Recently Eleven Madison Park was voted the world’s best restaurant by the World’s 50 Best Restaurants group. It also has a four-star rating from the New York Times. In 2015, Cedric Nicaise became wine director of Eleven Madison Park, which will open a summer outpost in the Hamptons this season.
What makes the wine and champagne collection at Eleven Madison Park competitive for a New York venue?
One of the most defining characteristics of our champagne list is the vintage depth of grower champagne. We have various vintages or disgorgement of some very small grower producers, which is very hard to find. Similar to the champagne section, one of the more interesting things about our wine list is the vintage depth of more inexpensive wines. We have over 300 wines on the list that are under $100. In some cases, vintages can be as old as 2005. I find that many large lists don’t focus enough on inexpensive wines. Although we don’t try to be everything for everyone, we find special ways to show value. I love entry-level wines from great producers. Something like Patrick Jasmin Vin de Pays 2010 for $75 is a steal, and there are tons of things like that.
Rarest wines/champagnes in the collection:
We have a vertical of Bollinger Vieilles Vignes Françaises, one of the great cuvees of champagne. Pierre Péters Cuvée Spéciale 1999, grower champagne with age, is really hard to find as noted above. Bé- rêche et Fils, Re et d’Antan (12.12) magnum—a nonvintage, perpetual cuvee with four years of bottle age, which is really exciting and not readily available. At the higher end, we have a lot of very old bottles. For example, Conterno from the 1940s or Burgundy from the ’60s and ’70s. Some of the rarest wines we have are from the Rhone; verticals of Gentaz and Verset come to mind. If you are looking for something more reasonable, I love the wines from Tempier, although they are steadily getting more expensive.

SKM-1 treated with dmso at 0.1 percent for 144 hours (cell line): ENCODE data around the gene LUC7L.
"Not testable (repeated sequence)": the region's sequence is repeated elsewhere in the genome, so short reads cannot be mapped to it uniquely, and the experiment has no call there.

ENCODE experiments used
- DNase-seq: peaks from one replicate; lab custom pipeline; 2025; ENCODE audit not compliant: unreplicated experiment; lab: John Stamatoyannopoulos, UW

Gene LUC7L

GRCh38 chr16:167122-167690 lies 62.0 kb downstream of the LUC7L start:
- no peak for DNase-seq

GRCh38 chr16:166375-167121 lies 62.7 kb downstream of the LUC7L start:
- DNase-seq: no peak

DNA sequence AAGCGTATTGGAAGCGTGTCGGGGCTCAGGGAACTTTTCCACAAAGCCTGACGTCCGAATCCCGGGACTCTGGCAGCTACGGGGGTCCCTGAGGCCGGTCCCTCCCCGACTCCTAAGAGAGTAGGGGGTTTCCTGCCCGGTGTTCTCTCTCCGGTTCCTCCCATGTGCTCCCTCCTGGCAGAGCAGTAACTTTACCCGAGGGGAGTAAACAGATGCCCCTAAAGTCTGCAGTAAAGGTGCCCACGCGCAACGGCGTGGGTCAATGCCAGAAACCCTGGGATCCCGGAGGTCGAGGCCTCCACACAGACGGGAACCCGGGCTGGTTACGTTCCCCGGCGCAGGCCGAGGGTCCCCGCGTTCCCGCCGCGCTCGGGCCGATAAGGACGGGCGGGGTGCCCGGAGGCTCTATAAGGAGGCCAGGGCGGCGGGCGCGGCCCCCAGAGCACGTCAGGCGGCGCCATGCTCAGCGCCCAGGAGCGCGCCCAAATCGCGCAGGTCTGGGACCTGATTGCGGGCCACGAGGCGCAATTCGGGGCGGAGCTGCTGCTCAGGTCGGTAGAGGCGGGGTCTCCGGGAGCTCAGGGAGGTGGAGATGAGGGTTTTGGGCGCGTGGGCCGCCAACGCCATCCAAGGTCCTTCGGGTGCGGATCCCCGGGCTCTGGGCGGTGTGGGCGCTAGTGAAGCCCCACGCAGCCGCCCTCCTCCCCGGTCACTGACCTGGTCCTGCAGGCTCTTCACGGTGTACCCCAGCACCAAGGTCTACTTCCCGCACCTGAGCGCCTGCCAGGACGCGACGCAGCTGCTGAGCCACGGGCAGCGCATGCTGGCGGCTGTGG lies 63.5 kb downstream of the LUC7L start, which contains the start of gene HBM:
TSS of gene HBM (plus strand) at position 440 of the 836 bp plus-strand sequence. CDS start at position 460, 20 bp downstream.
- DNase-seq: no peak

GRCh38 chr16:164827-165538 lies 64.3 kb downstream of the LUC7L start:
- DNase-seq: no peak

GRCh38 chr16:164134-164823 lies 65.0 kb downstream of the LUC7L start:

Recent wine and champagne discoveries:
Maxime Ponson, a very small grower in the northern part of the Montagne de Reims. The wines that he is producing are great and well balanced. He only makes around 6,000 bottles, so they’re hard to find.
Wine region to watch:
I think Champagne is the region with the most going on. There is a serious changing of the guard, with people in their thirties and forties, some even younger, who are starting to take over family domains or strike out on their own. This new generation is not just searching for better wines but also looking at better, more responsible farming as well.
What you’re drinking:
A lot of champagne—different styles, big houses, small growers, and everything in between.
Trends in wine and champagne for 2017:
More people drinking champagne all the time. It’s going to be more prominent at the dinner table, not just at cocktail parties and celebrations. I think the natural wine trend will slow down a little. The movement really swung the pendulum hard, but it has to swing back at some point. There are a ton of great natural wines, but there are also a lot of really not great ones.
Haute Living | May 2017